Five Reasons to Read: sugar in the tank, by jayy dodd
// review by Xandria Phillips //

jayy dodd: writer, editor, homeboy, and WT contributor released his first chapbook, sugar in the tank (Pizza Pi Press, 2016). dodd’s poems are (Black, queer) literary sustenance. They leave me full and scraping the bowl for one last honeyed, lyrical stanza. These poems conjure intimate and woozy encounters in public places. dodd doesn’t jam queer longing and hurt into religion, but rather envelops that which is holy in an ever-present queer lineage. The finger brushes of boys and men dwell among these lines, evoking sweet burdens, love letters, a troubling paternal presence, and “hymns crashing on the flesh.”









1. jayy dodd may just have written sugar in the tank with you in mind. Yes, you.

& if a yung Black queer is reading this, all of this is for you. all of it.

Some lines address us directly – our indulgences, our negotiations, our fragmentations.

Kissing spliffs before familiar tongues.
These are our bodies.


When our words are bodies are transactions, we change small talk
into drunken whispers and hands on the small of backs.


2. The contentious chemical relationship between sugar and your gas tank is a romantic urban legend. Sand or soil could just as easily kill you or your lover’s engine, but dodd prefers a sweet kind of retaliation. dodd is concerned with who is on the receiving end of caramelized revenge, and who spoons sugar from the bowl to the tank.

                            Who         is
 worthy of locusts and wild honey?

dodd demands retribution in the way of a brunch beverage ordered before the last call of the night.

          Buy me a mimosa and allow my face a bitter,
plastered shape.

dodd stills moments that at their marrow demonstrate the sacred backlash and tenderness that bodies, both Black and queer know as gospel.


3. Georgina Arroyo’s energetic illustrations gather celebratory and ominous particles. Call them crowds of areolas; sugar granules rushing their next victim; palm trees releasing fist-fulls of spore semen.


4. dodd’s remix of Langston Hughes’ poem “I, Too” begins with a bay for recognition from America’s sidepiece.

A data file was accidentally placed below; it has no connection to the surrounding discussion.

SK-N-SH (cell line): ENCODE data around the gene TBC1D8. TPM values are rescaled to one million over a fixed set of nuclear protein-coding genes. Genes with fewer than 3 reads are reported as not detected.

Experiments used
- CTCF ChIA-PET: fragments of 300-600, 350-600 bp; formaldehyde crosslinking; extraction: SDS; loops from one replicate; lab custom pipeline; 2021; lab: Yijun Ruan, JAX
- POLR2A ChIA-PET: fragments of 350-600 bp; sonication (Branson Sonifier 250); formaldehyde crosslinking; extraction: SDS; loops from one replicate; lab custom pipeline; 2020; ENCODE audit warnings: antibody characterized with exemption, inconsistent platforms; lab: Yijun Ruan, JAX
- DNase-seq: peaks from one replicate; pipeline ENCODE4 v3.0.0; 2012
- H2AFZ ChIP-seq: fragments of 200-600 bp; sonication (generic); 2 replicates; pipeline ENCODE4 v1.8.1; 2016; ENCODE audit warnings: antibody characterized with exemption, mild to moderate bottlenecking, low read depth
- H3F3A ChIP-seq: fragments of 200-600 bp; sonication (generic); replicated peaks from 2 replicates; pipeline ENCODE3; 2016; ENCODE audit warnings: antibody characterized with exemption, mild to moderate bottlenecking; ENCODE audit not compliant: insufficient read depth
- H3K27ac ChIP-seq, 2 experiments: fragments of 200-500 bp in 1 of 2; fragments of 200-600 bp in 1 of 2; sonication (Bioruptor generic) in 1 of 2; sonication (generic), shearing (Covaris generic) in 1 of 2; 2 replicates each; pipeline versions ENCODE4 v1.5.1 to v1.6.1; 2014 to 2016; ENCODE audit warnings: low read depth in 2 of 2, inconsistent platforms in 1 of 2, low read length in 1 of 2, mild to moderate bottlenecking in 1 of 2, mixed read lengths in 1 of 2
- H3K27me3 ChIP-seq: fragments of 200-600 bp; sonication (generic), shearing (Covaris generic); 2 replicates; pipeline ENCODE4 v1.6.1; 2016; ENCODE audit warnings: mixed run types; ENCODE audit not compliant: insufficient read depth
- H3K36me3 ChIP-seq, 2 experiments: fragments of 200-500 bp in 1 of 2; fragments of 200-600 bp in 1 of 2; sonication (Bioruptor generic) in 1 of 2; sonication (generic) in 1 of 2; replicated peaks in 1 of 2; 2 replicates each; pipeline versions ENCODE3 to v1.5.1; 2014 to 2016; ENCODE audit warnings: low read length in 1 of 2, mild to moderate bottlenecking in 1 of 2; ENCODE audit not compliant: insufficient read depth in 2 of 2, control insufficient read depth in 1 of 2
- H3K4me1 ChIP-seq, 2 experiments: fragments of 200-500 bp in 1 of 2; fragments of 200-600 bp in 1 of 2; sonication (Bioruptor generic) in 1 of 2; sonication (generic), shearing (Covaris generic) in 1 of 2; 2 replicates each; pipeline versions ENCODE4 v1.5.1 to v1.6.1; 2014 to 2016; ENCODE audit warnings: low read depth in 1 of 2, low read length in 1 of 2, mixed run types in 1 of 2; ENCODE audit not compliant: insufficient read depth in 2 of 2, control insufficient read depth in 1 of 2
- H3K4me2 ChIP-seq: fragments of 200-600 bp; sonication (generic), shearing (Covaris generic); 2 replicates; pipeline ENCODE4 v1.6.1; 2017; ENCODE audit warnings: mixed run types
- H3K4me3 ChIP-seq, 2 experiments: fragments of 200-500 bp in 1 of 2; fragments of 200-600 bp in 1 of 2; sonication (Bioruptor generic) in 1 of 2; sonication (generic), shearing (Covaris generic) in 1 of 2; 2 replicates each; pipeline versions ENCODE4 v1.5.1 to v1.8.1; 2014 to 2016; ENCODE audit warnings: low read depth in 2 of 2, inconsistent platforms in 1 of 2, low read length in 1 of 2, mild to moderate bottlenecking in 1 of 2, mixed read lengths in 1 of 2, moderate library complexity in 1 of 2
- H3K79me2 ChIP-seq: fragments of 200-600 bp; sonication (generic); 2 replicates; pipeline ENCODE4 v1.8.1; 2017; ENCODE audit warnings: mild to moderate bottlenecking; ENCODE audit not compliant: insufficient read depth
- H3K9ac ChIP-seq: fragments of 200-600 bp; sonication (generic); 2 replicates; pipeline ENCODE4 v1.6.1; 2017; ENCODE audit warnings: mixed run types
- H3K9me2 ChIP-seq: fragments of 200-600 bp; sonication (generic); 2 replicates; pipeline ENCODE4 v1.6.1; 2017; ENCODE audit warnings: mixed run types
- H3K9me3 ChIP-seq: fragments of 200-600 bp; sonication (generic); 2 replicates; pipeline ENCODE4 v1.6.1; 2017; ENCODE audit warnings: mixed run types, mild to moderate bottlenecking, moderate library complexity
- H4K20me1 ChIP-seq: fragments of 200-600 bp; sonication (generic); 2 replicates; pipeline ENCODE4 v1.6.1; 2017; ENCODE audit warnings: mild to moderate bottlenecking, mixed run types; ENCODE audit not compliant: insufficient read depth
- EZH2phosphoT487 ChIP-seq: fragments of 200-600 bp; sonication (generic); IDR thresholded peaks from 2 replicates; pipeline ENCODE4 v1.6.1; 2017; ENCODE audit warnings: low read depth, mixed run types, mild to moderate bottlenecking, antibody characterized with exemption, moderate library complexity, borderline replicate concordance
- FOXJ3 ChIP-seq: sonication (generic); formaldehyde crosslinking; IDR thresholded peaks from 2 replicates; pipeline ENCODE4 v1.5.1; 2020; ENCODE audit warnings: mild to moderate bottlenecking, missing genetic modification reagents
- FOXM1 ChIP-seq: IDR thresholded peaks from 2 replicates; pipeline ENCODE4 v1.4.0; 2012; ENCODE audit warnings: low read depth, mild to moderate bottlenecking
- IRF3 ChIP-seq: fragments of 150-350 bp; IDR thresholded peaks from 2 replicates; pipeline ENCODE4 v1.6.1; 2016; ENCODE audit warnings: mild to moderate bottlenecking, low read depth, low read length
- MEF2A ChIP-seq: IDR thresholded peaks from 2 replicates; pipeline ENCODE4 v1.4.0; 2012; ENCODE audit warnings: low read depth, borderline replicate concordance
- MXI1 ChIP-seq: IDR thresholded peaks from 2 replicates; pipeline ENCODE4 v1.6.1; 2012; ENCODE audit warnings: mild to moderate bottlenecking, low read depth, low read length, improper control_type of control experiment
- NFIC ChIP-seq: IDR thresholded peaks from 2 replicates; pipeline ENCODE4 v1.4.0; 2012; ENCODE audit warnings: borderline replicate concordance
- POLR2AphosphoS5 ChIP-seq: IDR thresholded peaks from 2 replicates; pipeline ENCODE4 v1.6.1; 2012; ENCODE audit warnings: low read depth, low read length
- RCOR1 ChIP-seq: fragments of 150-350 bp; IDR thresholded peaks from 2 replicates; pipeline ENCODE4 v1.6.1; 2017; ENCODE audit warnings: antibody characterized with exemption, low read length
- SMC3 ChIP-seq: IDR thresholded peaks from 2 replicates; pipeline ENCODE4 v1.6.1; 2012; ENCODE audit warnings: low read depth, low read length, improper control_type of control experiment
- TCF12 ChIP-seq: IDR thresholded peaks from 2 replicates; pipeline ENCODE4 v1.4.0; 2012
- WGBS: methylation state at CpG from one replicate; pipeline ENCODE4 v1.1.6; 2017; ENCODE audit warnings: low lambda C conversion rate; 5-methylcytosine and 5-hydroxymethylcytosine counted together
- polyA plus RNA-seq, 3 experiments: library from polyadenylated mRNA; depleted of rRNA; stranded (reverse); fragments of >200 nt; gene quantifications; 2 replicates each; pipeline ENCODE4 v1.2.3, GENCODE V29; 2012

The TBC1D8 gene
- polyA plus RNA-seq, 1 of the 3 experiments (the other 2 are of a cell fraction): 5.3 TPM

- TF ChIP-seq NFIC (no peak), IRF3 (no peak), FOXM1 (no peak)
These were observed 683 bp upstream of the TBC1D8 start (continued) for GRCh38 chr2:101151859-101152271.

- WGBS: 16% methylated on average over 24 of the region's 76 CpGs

I, too, fuck America

after writing him
love letters from
prison cells, healing
the wounds from my
wrists and ankles
and cock.

America personified mutates from an incarcerated man’s lover, to the cross and the nails that pin limbs to it, to an uppity Black boy with a short memory. You won’t be able to help but suckle, more so than read lines lasciviously bloated on sore throats and cracked lips.

Fellating his trauma with
bantu lipped memory
pressing untied tongue
inside his cheek.


5. dodd’s poems enjoy themselves, shucking any ego they may have been dressed in, in order to laugh and flirt without shame. “Sip” closes with an unexpected paring, welcoming Severity and Gaiety to crawl under the covers of the same bed.

Grinding your body, boy, like espresso beans
yet your expression seems so cool – excuse
my mocha flavored drool.


dodd’s poetry tasks its readers to beekeeping without veil or gloves; casts plagues of rapture and harvests woes in abundance. For those both Black and queer, honey flows over injury while tongues in the mouths of our aggressors await sweet collision. We, too, fuck America with lights low enough for our skin to obscure into shadow. We, too, dress to stunt on him – America, his private parties and exclusive lounges. We, too, kiss spliffs outside these parties we were not granted entry, reveling in the way duality rests even between our thumb and index finger. We, too, are “often caught hollering” from the margins. We know these poems. They have been with us since “before we knew the danger in our bodies.”



Check out jayy's poems here, here, and here.

You can purchase sugar in the tank here.